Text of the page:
Eurostat: Prices in the eurozone rose at the fastest rate in 25 years

2022-06-19 0 By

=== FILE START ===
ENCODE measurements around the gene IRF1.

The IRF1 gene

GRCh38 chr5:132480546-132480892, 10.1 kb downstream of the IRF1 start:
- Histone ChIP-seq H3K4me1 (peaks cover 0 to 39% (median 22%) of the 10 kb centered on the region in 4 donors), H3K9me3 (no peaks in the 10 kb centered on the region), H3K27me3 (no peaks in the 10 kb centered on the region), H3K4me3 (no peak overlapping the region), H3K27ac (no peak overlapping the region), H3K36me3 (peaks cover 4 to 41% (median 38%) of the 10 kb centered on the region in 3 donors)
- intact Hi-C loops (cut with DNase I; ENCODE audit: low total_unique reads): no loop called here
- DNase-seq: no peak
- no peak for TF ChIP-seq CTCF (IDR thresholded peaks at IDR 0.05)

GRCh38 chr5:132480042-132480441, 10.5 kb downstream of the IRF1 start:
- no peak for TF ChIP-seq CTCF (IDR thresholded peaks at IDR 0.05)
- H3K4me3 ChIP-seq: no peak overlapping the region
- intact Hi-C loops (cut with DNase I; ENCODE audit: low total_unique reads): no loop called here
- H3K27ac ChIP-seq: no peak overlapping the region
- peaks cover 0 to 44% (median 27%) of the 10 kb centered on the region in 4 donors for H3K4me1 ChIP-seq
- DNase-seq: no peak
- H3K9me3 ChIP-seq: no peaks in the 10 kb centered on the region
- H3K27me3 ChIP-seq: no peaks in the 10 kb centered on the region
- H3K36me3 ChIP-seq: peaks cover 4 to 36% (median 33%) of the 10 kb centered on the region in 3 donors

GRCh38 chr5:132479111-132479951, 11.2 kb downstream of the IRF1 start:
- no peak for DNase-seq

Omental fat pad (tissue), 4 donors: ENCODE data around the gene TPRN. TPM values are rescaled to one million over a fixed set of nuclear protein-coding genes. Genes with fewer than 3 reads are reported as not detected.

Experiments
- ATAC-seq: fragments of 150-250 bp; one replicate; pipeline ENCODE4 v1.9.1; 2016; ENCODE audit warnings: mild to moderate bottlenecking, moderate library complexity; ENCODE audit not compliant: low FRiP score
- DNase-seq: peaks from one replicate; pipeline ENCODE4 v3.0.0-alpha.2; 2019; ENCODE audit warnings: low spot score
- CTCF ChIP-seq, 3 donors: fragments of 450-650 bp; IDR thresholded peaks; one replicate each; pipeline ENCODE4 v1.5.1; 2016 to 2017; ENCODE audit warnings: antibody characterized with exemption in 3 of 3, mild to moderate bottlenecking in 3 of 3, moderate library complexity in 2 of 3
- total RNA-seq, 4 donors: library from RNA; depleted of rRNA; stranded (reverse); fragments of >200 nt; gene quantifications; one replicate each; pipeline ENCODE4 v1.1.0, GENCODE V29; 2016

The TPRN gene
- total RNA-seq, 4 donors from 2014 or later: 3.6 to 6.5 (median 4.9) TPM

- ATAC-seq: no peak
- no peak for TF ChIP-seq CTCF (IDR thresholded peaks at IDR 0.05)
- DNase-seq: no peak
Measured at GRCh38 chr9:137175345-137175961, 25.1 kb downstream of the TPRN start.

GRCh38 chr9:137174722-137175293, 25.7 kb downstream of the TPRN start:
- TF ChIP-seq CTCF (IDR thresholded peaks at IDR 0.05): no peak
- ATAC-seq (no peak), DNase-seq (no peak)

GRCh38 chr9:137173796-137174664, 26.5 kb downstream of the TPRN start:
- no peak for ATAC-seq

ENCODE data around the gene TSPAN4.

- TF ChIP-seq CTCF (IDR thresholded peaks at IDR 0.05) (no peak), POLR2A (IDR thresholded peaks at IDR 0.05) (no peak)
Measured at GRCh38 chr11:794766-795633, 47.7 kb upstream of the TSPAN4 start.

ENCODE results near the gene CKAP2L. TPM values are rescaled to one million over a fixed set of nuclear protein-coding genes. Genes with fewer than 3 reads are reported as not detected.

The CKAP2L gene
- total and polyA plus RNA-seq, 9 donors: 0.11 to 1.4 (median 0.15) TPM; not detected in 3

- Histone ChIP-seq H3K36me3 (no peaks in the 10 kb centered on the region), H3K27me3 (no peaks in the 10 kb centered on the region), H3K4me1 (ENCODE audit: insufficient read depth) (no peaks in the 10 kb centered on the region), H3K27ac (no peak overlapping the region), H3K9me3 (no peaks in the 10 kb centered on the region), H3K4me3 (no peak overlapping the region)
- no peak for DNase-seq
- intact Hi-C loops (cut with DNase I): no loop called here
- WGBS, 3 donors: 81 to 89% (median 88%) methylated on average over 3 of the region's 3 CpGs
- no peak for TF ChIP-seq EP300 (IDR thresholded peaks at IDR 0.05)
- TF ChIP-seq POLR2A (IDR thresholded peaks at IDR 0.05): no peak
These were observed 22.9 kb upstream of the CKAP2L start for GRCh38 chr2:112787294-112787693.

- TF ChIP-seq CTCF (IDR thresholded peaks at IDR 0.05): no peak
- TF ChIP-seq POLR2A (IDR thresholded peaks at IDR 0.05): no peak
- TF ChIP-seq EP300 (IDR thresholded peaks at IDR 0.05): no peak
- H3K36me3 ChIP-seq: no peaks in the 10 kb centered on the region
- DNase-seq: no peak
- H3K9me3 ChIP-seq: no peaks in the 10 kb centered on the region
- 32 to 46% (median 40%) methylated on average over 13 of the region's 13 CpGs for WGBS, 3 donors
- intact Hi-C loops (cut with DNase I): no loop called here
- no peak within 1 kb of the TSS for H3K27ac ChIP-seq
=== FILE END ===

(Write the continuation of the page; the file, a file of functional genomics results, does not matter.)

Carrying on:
This article was transferred from;With inflation high, the euro zone’s ability to avoid recession in 2022 remains an open question.Consumer prices in the eurozone rose 7.5% in March from a year earlier, according to Eurostat, the European statistics agency, after rising 5.9% in February. That is the highest level since 1997.According to Les Echos, inflation in the eurozone has broken records every month since November 2021.Prices are now rising in almost all of the 19 countries in the eurozone, but they are largely driven by soaring fuel, gas and electricity costs.In particular, energy prices accelerated under the impact of international conflicts, rising 44.7 percent year-on-year in March after rising 32 percent in February;Food, tobacco and alcohol prices rose 5 per cent in March from a year earlier, after rising 4.2 per cent in February;Prices of industrial products rose 3.4 per cent in March from a year earlier, following 3.1 per cent in February.Service prices rose 2.7 per cent in March after rising 2.5 per cent year-on-year in February.Inflation is grim in many European countries.Inflation in the Netherlands and some Baltic countries is in double digits.After rising 3.6% year-on-year in February, France’s consumer-price index rose to 4.5% in March, the highest level since December 1985, according to Insee, the national institute for Statistics and Economic Research.While European governments have introduced purchasing power support measures in the face of soaring energy prices, it is uncertain whether this will be enough.Inflation is exacerbating Europe’s social crisis, with families increasingly struggling to make ends meet.Economists at Oxford Economics believe a sustained rise in prices will weigh on consumer spending, adding to concerns about the economic recovery.The recovery of economic activity in the post-pandemic period is clearly threatened by inflation, which will inevitably weaken the purchasing power of households. European households are suffering from low morale and a sharp decline in their willingness to consume.Europe’s economy rebounded very strongly at the end of 2021, but that trend is reversing, with AxA chief economist Gilles Moyck predicting that eurozone GDP could fall in the second and third quarters of 2022, especially as German manufacturing slows sharply.Inflation is a headache for the European Central Bank (BCE), which is charged with price stability, with annual inflation running well above its 2% target.According to Christine Lagarde, president of the European Central Bank, the outlook for the economy in the coming months is “quite uncertain” as international conflicts further fuel inflation, which will reduce the level of growth.(Overseas network – Paris – Rugia)